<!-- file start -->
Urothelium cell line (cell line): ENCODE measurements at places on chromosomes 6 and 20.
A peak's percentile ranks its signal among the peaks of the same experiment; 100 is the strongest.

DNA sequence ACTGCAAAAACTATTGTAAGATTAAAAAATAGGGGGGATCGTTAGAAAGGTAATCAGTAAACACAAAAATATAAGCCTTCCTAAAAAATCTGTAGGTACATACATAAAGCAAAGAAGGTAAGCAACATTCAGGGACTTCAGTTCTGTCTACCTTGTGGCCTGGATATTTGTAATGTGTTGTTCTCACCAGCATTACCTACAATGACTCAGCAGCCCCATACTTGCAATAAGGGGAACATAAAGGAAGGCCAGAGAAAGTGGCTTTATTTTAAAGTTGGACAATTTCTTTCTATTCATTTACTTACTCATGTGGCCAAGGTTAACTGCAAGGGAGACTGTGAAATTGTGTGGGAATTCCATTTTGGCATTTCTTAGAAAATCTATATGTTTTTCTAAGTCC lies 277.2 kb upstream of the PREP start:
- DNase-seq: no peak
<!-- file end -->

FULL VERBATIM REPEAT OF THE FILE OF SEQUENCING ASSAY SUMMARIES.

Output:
Urothelium cell line (cell line): ENCODE measurements at places on chromosomes 6 and 20.
A peak's percentile ranks its signal among the peaks of the same experiment; 100 is the strongest.

DNA sequence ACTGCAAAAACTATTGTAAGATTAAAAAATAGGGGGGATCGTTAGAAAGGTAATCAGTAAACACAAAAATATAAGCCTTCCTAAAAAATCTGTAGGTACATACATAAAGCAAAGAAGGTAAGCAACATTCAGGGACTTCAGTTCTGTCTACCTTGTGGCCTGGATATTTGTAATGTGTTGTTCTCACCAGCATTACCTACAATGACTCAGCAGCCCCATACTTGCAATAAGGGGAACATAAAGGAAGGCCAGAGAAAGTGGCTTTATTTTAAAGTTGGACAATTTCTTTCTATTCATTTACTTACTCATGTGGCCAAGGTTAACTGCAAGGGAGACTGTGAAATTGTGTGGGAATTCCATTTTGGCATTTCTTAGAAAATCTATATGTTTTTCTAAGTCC lies 277.2 kb upstream of the PREP start:
- DNase-seq: no peak